• community supported

    The care we provide is deeply appreciated and the communities we serve trust our commitment, knowledge and expertise.
  • rural nepal

    Home to eight of the highest mountains in the world including Mt. Everest, Nepal remains one of the poorest countries in the world.
  • Patient Education

    By providing simple explanations, we help patients understand their health concerns and make informed choices regarding their care.
  • Cultural Immersion

    Before we can provide effective medical care we must first learn to understand how our patients live.
  • Professional Development

    Acupuncture Relief Project offers opportunities for volunteers to gain valuable field experience and earn continuing education credits.
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Our Mission

Our unique model provides effective, efficient, primary care in rural Nepal. Read More
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Our Clinics

Since 2008, our clinics have provided over 350,000 primary care visits. Read More
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Our Partners

Influencing government policy and achieving educational goals. Read More
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Volunteer With Us

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Our Evidence

Case studies and field research helps us analyze our efficacy. Read More
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VOLUNTEER COMMUNITY CARE CLINICS IN NEPAL

Nepal remains one of the poorest countries in the world and has been plagued with political unrest and military conflict for the past decade. In 2015, a pair of major earthquakes devastated this small and fragile country. 

Since 2008, the Acupuncture Relief Project has provided over 300,000 treatments to patients living in rural villages outside of Kathmandu Nepal. Our efforts include the treatment of patients living without access to modern medical care as well as people suffering from extreme poverty, substance abuse and social disfranchisement.

Common conditions include musculoskeletal pain, digestive pain, hypertension, diabetes, stroke rehabilitation, uterine prolapse, asthma, and recovery from tuberculosis treatment, typhoid fever, and surgery.

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Featured Case Studies

  • Psoriasis with Neck and Shoulder Pain +

    45-year-old male presents with psoriasis for 5 years, possible psoriatic arthritis for 2 years, and idiopathic neck pain Read More
  • Palliative Care of Parkinson’s Disease +

    62-year-old male was diagnosed with Parkinson’s disease 8 years ago and has been receiving treatment in this clinic Read More
  • Dupuytren’s Contractures +

    58-year-old male presents with persistent contraction of 3rd, 4th and 5th fingers of right hand. He reports it Read More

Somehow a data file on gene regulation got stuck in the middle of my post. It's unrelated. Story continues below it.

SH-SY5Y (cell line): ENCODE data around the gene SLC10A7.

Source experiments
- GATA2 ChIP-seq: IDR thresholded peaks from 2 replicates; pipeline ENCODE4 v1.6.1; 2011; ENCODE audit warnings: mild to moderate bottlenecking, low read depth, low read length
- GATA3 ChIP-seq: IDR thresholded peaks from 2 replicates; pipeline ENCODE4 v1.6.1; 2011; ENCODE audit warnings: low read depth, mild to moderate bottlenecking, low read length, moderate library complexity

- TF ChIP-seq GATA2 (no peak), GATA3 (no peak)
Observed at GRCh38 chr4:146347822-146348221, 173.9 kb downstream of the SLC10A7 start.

• Febrile-Induced Cerebellar Ataxia +

    58-year-old male patient presents with ataxia, severe dizziness, vertigo and slurred speech. Symptoms started after a severe febrile Read More
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Compassion Connect : Documentary Series

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    In the aftermath of the 2015 Gorkha Earthquake, this episode explores the challenges of providing basic medical access for people living in rural areas.

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    Episode 1: Rural Primary Care

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    Acupuncture Relief Project tackles complicated medical cases through accurate assessment and the cooperation of both governmental and non-governmental agencies.

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    EPISODE 2: INTEGRATED MEDICINE

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    Cooperation with the local government yields a unique opportunities to establish a new integrated medicine outpost in Bajra Barahi, Makawanpur, Nepal.

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    EPISODE 3: WORKING WITH THE GOVERNMENT

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    Complicated medical cases require extraordinary effort. This episode follows 4-year-old Sushmita in her battle with tuberculosis.

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    EPISODE 4: CASE MANAGEMENT

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    Drug and alcohol abuse is a constant issue in both rural and urban areas of Nepal. Local customs and few treatment facilities prove difficult obstacles.

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    EPISODE 5: SOBER RECOVERY

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    Interpreters help make a critical connection between patients and practitioners. This episode explores the people that make our medicine possible and what it takes to do the job.

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    EPISODE 6: THE INTERPRETERS

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    This episode looks at the people and the process of creating a new generation of Nepali rural health providers.

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    EPISODE 7: FUTURE DOCTORS OF NEPAL

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    In this 2011, documentary, Film-maker Tristan Stoch successfully illustrates many of the complexities of providing primary medical care in a third world environment.